“But even though coconut oil is cholesterol-free, it is still a saturated fat that needs to be limited in the diet and if you are looking for real health benefits, switch from saturated fats to unsaturated fats by using vegetable oils like soybean, canola, corn, or olive oil,” says Kris-Etherton, a member of the 2005 Dietary Guidelines advisory committee and Institute of Medicine’s panel on dietary reference intakes for macronutrients (which include fats). (source)
Next, I did some more googling at the New York Times and found this article in the dining section.
“I think we in the nutrition field are beginning to say that saturated fats are not so bad, and the evidence that said they were is not so strong,” Dr. Thomas Brenna, a professor of nutritional sciences at Cornell University, said. (source)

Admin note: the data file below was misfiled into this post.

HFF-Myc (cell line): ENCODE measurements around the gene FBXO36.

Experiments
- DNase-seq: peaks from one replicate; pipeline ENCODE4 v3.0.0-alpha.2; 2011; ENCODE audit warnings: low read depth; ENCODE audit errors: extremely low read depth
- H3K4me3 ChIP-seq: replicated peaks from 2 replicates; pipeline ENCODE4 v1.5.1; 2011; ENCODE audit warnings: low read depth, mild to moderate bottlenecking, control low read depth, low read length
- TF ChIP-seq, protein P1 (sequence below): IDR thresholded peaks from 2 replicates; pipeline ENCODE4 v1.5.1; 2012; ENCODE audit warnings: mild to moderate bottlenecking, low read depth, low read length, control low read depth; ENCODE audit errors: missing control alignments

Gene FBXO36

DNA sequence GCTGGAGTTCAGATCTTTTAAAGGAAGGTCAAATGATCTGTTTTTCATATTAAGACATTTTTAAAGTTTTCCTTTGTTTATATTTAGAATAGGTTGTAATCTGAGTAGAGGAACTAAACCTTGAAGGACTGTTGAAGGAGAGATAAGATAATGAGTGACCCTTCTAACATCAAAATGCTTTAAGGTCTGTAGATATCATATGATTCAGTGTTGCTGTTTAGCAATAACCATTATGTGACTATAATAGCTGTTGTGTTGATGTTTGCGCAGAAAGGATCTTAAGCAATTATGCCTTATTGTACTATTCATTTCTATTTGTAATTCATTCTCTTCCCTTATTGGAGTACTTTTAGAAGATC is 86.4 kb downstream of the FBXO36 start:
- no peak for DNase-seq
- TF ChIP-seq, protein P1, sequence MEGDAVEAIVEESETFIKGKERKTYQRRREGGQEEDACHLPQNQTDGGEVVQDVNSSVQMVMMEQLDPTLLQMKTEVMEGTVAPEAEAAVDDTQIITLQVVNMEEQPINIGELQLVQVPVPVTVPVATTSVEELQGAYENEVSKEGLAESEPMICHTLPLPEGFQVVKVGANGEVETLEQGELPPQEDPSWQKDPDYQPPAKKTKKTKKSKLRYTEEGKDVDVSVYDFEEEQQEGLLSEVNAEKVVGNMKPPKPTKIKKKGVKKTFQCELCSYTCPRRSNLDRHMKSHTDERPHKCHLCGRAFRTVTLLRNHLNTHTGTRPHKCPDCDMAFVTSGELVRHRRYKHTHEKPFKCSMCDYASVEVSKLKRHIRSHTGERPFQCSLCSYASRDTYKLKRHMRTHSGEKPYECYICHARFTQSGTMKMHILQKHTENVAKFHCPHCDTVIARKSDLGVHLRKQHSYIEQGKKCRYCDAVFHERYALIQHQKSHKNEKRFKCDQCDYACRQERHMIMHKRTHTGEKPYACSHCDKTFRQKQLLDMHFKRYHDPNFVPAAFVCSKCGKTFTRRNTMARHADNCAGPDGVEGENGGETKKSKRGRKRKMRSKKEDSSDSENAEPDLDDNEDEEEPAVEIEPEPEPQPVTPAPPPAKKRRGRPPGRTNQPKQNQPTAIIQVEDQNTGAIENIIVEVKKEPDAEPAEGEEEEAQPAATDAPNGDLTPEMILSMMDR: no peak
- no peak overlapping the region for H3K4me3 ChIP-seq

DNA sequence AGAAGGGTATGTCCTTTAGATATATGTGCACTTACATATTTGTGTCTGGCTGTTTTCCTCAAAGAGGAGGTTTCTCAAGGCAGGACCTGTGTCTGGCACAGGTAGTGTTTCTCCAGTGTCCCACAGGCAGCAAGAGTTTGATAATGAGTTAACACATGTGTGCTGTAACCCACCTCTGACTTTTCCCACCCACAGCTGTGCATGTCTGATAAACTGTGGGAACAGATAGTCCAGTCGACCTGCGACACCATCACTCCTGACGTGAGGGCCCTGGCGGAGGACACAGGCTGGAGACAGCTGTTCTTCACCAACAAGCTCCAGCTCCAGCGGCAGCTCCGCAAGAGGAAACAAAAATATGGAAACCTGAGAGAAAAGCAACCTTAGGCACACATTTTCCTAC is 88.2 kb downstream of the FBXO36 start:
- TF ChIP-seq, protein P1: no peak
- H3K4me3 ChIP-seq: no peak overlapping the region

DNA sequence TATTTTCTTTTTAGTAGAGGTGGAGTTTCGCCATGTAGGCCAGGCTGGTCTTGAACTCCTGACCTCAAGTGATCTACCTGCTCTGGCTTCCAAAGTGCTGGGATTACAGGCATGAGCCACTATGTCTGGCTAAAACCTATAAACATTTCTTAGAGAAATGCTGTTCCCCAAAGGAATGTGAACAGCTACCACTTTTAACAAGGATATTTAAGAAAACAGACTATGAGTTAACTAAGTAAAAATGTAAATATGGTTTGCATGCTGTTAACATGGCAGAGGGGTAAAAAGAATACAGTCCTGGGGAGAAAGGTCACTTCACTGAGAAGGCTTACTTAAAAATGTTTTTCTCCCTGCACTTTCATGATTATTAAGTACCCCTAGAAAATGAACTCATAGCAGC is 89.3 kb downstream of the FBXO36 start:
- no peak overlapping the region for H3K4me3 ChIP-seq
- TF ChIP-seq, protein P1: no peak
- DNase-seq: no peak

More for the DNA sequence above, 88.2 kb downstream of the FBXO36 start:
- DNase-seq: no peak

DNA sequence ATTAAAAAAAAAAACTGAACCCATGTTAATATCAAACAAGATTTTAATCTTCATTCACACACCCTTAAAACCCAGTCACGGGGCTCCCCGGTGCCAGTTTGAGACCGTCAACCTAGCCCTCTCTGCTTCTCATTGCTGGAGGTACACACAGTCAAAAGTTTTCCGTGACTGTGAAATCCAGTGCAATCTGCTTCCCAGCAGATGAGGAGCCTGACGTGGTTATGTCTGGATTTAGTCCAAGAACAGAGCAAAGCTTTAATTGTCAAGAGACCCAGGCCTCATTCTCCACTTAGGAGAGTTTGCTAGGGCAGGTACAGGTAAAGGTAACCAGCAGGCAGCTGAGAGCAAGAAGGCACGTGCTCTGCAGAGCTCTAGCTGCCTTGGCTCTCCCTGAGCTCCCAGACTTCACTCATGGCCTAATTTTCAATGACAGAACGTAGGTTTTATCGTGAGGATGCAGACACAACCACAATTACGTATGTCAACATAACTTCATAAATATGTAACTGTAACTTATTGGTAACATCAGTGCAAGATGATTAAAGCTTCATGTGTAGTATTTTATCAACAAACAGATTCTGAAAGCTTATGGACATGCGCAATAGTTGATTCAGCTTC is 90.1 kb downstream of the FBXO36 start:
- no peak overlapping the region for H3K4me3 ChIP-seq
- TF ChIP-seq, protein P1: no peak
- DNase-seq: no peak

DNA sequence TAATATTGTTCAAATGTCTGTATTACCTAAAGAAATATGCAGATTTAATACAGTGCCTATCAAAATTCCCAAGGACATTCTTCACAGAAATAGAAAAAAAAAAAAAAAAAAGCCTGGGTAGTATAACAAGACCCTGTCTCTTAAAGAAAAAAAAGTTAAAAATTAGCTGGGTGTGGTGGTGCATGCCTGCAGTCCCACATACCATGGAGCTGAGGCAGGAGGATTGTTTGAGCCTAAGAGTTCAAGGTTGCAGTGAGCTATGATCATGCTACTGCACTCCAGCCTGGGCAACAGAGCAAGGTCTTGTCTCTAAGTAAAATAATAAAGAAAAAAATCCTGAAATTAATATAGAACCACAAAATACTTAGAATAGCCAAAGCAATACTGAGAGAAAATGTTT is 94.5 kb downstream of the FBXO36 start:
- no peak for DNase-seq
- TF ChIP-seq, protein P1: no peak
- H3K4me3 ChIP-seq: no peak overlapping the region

[Marisa Moore, a spokeswoman for the American Dietetic Association, a nonprofit association of nutritionists, said] that while it is still uncertain whether coconut oil is actively beneficial the way olive oil is, small amounts probably are not harmful. The new federal Dietary Guidelines for Americans recommend that no more than 10 percent of total dietary calories a day come from saturated fat. For a 2,000-calorie diet, that’s about 20 grams. (source)
I also found that there is insufficient evidence to support claims that coconut oil can cure the following: head lice, psoriasis, heart disease, obesity, high cholesterol, Alzheimer’s, diabetes, chronic fatigue, Chron’s disease, irritable bowel syndrome, thyroid conditions, and AIDS/HIV. (WebMD, Discovery Health)